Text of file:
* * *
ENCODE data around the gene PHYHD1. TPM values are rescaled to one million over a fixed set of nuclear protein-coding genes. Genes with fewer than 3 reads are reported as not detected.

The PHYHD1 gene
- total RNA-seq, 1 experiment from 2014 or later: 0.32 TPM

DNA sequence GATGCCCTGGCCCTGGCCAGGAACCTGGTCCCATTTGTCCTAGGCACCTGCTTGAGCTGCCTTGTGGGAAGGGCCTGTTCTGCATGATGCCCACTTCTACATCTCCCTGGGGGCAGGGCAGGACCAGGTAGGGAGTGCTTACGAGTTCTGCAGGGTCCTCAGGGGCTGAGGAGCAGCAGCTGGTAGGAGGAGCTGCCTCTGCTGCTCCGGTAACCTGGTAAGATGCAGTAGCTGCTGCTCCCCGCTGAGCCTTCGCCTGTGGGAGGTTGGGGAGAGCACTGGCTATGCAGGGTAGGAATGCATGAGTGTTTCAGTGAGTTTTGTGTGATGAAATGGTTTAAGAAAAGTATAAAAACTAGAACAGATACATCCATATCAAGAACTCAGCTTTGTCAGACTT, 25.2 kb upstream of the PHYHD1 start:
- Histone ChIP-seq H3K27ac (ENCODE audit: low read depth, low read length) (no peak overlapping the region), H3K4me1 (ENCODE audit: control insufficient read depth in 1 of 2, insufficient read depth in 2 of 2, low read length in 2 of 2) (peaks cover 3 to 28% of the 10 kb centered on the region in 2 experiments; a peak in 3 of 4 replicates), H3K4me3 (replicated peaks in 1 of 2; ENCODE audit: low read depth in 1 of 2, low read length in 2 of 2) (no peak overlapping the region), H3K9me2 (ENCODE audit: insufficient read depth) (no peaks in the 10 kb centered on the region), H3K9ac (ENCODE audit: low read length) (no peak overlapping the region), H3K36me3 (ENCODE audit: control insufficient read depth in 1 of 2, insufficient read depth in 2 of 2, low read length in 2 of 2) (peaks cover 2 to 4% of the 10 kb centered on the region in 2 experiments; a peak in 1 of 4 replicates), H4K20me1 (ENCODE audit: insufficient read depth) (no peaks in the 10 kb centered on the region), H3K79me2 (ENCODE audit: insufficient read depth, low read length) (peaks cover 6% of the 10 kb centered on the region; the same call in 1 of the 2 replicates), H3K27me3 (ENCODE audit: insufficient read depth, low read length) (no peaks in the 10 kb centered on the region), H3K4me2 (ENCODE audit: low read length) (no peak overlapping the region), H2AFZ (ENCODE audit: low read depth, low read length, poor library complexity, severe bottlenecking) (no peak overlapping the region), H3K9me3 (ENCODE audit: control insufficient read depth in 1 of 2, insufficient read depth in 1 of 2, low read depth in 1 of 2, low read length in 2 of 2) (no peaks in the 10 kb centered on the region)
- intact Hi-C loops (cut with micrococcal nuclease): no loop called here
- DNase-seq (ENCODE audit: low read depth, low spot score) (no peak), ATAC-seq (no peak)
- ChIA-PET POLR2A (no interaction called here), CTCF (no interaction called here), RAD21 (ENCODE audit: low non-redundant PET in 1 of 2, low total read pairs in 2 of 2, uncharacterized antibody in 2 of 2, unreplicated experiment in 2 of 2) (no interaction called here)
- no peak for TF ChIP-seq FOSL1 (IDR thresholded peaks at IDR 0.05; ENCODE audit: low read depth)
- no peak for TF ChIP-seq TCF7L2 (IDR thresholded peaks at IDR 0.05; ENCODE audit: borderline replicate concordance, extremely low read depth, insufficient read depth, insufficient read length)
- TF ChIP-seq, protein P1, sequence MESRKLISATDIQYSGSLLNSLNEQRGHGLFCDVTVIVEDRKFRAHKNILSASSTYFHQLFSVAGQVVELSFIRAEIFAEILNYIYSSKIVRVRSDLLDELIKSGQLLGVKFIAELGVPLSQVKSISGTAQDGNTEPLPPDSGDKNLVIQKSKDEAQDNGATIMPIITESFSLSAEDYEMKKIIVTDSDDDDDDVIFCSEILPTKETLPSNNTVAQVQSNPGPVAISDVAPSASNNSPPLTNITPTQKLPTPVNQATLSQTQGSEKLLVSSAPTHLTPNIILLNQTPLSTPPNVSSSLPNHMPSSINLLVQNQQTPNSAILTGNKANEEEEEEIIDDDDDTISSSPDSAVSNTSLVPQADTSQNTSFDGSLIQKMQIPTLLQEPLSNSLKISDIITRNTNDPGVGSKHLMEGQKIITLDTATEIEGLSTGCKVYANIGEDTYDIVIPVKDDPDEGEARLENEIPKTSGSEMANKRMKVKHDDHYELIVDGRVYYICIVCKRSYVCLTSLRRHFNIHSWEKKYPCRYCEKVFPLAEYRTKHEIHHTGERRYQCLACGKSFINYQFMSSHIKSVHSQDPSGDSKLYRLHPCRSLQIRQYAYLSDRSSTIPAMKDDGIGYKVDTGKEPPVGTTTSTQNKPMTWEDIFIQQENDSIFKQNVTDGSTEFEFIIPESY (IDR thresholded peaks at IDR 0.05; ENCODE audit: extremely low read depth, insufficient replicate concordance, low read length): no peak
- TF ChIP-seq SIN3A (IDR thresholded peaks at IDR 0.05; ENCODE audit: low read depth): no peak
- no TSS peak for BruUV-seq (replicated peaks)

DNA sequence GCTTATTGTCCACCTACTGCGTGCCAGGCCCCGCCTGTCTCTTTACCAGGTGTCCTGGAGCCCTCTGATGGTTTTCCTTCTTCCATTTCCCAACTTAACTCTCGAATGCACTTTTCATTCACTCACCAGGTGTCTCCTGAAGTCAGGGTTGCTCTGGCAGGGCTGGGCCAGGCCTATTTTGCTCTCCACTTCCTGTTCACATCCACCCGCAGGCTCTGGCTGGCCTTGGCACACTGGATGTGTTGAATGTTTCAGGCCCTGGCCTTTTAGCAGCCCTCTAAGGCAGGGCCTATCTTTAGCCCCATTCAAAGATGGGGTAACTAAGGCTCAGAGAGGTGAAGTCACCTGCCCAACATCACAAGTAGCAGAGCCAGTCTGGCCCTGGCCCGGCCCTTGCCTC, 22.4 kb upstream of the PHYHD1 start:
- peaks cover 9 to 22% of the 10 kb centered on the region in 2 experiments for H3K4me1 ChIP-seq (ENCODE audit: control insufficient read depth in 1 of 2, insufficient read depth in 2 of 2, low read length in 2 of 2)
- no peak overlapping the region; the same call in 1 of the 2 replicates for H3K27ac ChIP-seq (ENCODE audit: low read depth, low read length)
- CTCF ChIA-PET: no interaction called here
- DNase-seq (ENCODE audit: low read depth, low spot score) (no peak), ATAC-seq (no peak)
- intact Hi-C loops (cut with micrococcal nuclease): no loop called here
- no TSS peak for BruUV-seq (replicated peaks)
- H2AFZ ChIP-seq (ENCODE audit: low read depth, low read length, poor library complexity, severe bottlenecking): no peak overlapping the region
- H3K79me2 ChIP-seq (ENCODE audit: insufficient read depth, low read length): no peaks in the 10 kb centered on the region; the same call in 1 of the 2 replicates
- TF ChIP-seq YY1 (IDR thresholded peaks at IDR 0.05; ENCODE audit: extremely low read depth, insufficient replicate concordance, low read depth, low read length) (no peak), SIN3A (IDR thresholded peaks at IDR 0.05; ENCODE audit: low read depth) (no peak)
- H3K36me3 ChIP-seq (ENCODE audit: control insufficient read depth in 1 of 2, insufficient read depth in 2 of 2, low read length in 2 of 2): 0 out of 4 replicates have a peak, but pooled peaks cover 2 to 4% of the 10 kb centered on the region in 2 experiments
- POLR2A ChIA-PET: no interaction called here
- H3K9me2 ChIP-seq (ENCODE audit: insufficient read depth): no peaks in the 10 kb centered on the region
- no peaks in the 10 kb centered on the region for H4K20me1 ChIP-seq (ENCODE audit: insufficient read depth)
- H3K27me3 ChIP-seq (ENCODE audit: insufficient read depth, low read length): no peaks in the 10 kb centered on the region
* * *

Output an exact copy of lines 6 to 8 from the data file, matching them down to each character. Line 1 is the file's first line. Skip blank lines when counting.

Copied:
- intact Hi-C loops (cut with micrococcal nuclease): no loop called here
- DNase-seq (ENCODE audit: low read depth, low spot score) (no peak), ATAC-seq (no peak)
- ChIA-PET POLR2A (no interaction called here), CTCF (no interaction called here), RAD21 (ENCODE audit: low non-redundant PET in 1 of 2, low total read pairs in 2 of 2, uncharacterized antibody in 2 of 2, unreplicated experiment in 2 of 2) (no interaction called here)